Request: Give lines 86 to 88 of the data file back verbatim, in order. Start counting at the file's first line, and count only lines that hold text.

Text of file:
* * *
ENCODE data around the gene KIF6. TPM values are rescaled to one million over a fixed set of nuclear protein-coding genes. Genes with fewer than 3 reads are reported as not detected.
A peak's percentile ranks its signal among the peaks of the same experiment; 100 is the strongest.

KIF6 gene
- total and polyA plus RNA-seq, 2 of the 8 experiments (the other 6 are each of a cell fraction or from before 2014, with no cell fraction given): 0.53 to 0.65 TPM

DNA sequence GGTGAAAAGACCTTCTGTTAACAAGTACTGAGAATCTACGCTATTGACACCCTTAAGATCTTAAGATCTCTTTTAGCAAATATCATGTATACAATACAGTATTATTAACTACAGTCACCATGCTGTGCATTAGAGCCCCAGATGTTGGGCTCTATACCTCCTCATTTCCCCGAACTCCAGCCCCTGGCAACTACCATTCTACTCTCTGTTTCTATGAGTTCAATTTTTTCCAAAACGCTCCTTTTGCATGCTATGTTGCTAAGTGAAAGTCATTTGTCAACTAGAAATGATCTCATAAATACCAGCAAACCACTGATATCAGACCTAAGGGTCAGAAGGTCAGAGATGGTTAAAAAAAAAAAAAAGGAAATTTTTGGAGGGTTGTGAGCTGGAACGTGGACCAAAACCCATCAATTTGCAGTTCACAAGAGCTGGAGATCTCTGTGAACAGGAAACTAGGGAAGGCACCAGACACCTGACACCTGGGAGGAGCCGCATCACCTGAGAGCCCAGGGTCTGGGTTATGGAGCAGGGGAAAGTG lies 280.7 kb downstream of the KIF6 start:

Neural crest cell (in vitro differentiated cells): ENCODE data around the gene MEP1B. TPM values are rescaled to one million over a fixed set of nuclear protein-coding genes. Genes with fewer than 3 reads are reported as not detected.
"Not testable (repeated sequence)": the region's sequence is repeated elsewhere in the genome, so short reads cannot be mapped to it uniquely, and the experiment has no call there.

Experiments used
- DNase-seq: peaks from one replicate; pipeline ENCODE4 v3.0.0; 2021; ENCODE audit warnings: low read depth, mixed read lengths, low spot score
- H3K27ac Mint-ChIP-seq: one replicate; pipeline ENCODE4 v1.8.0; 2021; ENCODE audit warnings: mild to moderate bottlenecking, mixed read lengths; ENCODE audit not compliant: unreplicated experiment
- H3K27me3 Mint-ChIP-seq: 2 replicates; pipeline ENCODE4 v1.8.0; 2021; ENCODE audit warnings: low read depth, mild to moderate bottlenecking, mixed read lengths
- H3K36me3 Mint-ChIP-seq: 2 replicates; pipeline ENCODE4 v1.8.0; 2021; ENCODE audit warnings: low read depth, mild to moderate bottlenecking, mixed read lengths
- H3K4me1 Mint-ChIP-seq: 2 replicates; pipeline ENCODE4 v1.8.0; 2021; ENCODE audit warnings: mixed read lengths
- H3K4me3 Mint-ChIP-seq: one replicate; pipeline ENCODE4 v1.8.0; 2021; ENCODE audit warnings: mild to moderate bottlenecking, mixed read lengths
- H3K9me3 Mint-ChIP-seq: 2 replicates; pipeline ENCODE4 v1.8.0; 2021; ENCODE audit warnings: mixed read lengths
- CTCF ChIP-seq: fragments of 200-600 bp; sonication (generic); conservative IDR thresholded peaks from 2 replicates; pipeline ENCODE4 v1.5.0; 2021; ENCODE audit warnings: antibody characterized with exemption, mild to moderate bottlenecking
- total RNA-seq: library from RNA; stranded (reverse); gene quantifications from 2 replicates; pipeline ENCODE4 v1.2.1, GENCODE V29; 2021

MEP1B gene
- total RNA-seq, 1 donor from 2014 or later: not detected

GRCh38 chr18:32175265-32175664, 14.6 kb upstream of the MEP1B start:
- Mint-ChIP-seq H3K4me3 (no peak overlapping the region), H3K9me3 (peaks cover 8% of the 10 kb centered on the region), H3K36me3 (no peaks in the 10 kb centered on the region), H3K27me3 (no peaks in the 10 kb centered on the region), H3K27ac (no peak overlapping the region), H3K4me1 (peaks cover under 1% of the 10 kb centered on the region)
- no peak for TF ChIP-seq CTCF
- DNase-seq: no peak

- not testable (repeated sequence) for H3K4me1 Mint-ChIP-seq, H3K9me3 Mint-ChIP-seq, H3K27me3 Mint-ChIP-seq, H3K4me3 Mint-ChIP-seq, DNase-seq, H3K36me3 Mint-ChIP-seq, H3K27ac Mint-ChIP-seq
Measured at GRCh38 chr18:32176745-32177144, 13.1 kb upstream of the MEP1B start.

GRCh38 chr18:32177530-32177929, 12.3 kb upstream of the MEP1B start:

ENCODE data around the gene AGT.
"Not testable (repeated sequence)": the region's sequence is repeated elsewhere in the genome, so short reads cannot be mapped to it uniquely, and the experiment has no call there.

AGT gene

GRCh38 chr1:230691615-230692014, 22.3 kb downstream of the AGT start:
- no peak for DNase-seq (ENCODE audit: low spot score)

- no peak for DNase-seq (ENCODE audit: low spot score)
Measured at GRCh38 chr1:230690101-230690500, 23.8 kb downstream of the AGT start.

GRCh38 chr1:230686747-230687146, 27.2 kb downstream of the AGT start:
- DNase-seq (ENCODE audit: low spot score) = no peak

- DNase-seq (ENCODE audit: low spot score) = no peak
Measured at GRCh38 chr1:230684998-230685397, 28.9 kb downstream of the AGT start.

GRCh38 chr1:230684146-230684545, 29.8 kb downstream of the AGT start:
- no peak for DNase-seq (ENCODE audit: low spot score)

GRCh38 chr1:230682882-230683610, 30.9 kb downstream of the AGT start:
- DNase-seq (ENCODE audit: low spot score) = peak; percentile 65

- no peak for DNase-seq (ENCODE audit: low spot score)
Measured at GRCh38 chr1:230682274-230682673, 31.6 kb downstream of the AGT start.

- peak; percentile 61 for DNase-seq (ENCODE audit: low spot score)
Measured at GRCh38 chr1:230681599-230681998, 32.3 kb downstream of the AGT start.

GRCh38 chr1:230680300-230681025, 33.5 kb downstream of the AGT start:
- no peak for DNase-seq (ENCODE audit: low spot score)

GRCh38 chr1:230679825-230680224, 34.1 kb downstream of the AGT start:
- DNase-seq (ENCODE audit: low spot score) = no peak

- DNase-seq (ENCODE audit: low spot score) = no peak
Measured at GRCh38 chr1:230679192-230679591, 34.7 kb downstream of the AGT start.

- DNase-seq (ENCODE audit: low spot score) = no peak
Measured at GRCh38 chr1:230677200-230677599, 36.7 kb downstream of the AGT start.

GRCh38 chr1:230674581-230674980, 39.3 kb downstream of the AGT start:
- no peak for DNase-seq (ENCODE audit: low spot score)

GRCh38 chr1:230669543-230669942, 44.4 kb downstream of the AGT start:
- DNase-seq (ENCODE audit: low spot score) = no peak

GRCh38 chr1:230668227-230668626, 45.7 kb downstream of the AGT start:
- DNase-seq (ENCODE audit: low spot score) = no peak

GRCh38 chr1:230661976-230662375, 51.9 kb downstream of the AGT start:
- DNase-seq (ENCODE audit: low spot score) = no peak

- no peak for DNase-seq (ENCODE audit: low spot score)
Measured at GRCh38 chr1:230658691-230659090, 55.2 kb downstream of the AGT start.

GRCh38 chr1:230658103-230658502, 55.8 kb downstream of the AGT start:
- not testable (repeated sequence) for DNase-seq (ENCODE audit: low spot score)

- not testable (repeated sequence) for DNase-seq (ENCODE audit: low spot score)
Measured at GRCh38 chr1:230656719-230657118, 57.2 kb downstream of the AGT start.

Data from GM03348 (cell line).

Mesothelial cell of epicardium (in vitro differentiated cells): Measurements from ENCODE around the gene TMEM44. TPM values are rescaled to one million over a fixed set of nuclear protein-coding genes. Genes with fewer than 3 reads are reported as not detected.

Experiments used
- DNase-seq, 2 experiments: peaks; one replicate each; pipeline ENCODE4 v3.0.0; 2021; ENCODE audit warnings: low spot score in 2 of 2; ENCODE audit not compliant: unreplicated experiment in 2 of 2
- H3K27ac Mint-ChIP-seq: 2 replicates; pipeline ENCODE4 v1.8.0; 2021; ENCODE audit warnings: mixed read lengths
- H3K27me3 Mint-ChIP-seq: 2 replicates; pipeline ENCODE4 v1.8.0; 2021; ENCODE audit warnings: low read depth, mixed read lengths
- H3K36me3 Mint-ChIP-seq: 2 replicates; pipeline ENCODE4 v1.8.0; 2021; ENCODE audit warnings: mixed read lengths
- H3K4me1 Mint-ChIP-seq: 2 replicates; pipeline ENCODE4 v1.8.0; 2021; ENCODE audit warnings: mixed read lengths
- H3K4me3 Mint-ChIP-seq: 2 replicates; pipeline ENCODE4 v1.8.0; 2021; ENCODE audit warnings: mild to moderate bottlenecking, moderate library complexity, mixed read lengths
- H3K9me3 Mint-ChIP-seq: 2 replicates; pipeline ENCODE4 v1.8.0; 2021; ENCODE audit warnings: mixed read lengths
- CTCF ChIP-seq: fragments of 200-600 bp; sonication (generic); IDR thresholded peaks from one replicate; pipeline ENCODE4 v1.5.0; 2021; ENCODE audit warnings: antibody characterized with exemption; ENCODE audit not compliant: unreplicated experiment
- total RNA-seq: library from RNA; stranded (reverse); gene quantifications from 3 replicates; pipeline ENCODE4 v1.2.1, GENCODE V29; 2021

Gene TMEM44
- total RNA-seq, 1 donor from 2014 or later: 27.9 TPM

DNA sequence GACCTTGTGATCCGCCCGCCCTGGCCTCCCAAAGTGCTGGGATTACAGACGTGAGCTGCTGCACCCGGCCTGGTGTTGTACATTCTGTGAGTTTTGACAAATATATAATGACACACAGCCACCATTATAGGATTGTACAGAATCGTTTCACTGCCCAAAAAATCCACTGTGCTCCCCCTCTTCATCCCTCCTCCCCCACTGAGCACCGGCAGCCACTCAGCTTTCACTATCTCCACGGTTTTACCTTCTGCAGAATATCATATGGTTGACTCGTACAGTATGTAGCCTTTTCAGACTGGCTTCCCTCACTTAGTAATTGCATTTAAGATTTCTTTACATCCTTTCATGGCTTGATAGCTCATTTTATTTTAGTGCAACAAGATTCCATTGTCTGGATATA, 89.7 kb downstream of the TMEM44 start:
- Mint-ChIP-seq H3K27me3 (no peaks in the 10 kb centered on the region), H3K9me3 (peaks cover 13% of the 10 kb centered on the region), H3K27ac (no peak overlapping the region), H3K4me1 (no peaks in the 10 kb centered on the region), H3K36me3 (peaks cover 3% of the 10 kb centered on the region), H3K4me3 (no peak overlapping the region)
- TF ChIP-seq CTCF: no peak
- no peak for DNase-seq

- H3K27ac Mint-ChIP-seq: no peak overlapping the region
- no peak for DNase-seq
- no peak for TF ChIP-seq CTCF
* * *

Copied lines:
- H3K27ac Mint-ChIP-seq: no peak overlapping the region
- no peak for DNase-seq
- no peak for TF ChIP-seq CTCF